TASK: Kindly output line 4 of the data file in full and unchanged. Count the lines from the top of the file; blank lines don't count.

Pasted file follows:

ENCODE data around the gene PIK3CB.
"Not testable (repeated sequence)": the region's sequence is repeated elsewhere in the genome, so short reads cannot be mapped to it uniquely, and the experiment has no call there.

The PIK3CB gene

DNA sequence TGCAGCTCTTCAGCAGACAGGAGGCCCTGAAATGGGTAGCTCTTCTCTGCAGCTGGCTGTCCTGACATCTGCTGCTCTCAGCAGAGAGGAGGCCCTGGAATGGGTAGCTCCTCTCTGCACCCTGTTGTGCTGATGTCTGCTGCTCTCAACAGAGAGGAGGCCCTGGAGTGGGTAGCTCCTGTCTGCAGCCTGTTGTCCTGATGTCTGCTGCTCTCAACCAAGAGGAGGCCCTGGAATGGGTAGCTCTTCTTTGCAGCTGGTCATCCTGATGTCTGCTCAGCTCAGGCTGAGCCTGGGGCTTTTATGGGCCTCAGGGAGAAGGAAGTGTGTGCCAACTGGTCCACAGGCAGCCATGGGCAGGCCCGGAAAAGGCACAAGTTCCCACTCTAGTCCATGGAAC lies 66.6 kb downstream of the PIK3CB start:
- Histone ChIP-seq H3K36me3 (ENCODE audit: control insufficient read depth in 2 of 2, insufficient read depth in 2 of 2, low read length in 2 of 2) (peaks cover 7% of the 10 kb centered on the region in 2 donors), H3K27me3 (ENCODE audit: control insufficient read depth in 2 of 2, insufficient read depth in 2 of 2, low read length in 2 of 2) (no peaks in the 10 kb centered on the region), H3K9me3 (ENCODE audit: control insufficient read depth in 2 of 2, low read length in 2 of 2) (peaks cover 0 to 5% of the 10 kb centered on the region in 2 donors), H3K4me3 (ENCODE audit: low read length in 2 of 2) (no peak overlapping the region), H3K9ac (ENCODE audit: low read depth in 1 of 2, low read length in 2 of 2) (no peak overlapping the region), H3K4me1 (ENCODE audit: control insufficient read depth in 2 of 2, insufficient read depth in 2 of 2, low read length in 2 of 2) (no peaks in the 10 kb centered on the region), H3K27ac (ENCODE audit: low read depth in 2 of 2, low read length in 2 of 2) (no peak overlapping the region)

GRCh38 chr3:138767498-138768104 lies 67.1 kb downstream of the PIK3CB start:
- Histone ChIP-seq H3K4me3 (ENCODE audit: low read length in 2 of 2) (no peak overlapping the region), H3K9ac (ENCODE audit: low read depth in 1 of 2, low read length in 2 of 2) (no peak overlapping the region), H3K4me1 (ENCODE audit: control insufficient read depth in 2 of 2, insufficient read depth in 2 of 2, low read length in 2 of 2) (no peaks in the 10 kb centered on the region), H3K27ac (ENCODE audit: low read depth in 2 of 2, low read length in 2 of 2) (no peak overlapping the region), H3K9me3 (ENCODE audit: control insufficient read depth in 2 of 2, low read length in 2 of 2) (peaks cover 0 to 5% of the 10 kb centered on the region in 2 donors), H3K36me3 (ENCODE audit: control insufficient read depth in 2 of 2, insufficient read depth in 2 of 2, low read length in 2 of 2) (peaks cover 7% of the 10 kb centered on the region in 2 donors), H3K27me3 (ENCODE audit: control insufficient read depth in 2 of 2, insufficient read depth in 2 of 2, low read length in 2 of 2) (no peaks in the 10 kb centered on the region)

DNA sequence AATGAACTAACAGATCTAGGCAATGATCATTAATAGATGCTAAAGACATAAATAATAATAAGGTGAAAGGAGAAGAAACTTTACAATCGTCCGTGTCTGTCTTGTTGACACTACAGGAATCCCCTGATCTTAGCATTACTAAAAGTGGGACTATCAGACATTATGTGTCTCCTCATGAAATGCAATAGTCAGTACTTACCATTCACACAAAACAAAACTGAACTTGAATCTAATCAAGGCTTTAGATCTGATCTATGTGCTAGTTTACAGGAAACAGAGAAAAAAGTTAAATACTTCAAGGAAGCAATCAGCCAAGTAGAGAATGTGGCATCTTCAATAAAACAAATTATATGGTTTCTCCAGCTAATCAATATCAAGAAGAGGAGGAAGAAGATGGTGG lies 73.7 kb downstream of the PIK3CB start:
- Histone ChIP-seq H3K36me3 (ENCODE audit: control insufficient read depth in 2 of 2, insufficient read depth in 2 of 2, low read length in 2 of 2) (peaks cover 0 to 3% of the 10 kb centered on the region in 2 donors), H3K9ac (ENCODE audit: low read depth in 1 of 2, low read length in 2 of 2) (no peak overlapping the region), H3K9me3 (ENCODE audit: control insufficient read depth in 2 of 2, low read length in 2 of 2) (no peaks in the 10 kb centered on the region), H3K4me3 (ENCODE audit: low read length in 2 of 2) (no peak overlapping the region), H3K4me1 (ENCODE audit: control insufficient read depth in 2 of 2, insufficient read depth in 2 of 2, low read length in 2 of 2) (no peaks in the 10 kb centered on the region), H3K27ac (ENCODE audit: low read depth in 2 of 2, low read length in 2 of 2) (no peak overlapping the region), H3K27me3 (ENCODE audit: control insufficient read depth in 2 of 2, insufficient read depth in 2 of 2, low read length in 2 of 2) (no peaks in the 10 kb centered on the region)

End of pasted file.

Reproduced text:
DNA sequence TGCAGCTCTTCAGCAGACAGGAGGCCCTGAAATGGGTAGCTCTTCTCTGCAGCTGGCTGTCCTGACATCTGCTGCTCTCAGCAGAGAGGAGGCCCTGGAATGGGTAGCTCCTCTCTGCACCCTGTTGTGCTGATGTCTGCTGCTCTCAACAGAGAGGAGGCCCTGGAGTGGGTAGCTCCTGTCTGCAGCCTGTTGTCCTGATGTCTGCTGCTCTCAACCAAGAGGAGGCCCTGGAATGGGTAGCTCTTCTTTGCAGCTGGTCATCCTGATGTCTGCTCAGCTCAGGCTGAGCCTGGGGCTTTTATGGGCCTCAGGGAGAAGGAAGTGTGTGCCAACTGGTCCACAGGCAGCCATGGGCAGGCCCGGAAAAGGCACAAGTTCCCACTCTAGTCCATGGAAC lies 66.6 kb downstream of the PIK3CB start: